Hong Kong-based shoegazer outfit and newest JOVM mainstays Lucid Express — Kim (vocals, synths), Andy (guitar), Sky (guitar), and siblings Samuel (bass) and Wai (drums) — can trace their origins back to 2014: the then-teenagers started the band (initially known as Thud), in the turbulent weeks before the Umbrella Movement, the most recent in a series of tense pro-democracy protests against the increasingly brutal state-led suppression in the region. Amidst the constant scenery of tear-gassed, bloodied and beaten protestors, politically-targeted arrests and death threats from government officials, the five Hong Kong-based musicians met in a small practice space sun the remote, industrial Kwai Hing neighborhood.
Despite the ugliness of their sociopolitical moment, the Hong Kong-based outfit manages to specialize in an ethereal and shimmering blend of indie pop, dream pop and shoegaze with their practice space being someplace where they could escape their world. “At that time, it felt like we have [sic] a need to hold on to something more beautiful than before. Like close friendships, the band, our creation,” the band’s Kim says in press notes.
The band’s current name can be seen as a relatively modest mission statement describing the band’s intent: their use of the word lucid is in the poetic sense of something bright and radiant. Essentially, Lucid Express operates as the service to take the listener on a journey through their lush, dreamy and blissful sound. Interestingly, their material often manages to evoke the mood of its inception: with the band’s members working late-night shifts, their rehearsal and recording schedules found the band playing, writing and recording material between midnight and 4:00AM — and then crashing for a few hours in the studio, before heading back to their jobs.
The Hong Kong-based JOVM mainstay’s 10-song, self-titled, full-length debut officially dropped today. And as you may recall, the album’s material thematically touches upon being young, being in love and maneuvering through heartache in difficult and desperate times. Over the past handful of months I’ve written about three of the album’s singles in the lead-up to its release:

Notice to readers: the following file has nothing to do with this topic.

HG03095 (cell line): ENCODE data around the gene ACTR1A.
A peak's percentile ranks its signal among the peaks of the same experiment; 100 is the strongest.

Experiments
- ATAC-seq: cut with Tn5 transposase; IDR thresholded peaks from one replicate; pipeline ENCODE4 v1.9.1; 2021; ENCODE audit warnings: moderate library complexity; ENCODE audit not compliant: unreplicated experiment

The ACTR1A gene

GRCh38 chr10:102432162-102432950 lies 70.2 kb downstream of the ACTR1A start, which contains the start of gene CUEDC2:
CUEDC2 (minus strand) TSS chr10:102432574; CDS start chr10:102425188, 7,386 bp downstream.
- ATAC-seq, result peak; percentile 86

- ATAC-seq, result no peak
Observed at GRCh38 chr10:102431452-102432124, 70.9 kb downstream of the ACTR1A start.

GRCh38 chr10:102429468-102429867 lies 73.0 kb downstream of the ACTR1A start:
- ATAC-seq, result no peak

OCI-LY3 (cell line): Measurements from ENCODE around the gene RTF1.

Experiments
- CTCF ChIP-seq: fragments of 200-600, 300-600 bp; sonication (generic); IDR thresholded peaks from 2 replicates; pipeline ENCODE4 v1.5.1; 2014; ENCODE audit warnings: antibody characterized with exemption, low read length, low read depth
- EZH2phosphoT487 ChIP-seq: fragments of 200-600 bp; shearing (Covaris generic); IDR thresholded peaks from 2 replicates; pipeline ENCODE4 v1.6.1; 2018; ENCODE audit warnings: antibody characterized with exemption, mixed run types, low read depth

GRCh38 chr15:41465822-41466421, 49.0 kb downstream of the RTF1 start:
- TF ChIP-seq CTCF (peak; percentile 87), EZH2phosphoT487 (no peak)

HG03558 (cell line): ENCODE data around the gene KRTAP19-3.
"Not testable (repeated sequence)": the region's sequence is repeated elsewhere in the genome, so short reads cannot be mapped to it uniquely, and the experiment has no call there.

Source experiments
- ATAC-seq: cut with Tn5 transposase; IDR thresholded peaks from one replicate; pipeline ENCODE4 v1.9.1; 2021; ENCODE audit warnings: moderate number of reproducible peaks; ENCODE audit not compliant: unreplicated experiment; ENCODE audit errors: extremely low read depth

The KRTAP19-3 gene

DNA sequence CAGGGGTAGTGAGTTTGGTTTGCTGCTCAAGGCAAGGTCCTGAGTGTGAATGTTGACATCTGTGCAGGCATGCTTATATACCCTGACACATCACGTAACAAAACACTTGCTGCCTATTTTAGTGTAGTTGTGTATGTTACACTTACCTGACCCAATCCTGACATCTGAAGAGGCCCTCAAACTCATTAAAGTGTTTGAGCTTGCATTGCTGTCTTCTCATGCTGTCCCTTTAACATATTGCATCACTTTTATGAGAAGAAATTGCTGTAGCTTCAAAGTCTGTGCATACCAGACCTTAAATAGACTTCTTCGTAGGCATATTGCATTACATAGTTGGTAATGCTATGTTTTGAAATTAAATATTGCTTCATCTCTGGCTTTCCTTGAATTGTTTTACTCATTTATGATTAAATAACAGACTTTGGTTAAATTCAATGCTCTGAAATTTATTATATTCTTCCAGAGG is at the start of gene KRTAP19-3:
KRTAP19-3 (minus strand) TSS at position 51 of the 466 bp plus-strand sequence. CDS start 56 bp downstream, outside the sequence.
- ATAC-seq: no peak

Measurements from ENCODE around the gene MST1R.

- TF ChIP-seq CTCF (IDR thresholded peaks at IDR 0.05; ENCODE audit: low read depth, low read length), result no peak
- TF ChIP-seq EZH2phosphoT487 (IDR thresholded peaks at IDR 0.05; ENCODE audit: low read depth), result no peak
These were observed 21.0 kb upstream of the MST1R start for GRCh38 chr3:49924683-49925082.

“Wellwave,” a sculptured and lush soundscape centered around Kim’s ethereal vocals, glistening synths, skittering four-on-the-floor and a motorik groove — with the end result being a song that reminded me quite a bit of Lightfoils, Palm Haze and Cocteau Twins but while feeling like a lucid fever dream.
“Hollowers” the only collaborative track on the album as it features The Bilinda Butchers‘ Adam Honingford, who contributes his baritone to the song’s chorus. Interestingly, the track found the Hong Kong-based outfit pushing their sound towards its darkest corners. While prominently featuring shimmering synth arpeggios and shimmering guitars, the song’s emotional heftiness comes from its stormy, feedback driven chorus.
“Hotel 65” a song that alternates between shimmering and ethereal verses and anthemic choruses featuring thunderous drumming and feedback drenched power chords. And while evoking a brewing storm on the horizon, the song lyrically name drops the guesthouse where Lucid Express’ frontperson Kim Ho stayed in while visiting the UK — and speaks of a relationship that should have never happened between two strangers, who both know that their time together will only be brief moment.
“North Acton,” the self-titled album’s opener — and fifth and latest single — continues a run of sculptured and painterly lush soundscapes, but this time paired with a propulsive and energetic four-on-the-floor. Seemingly nodding at 4AD Records beloved heyday, “North Acton” serves as the perfect introduction to the band and their sound while arguably be one of the album’s most upbeat and hopeful singles.
The recently released video for “North Acton” features trippy collage-based artwork by London-based artist Nick Scott (who also designed the album’s cover art) that takes the viewer on a psychedelic journey through his hometown and landscapes featuring oceans, mountains and clouds — all seen in neon-colored negatives.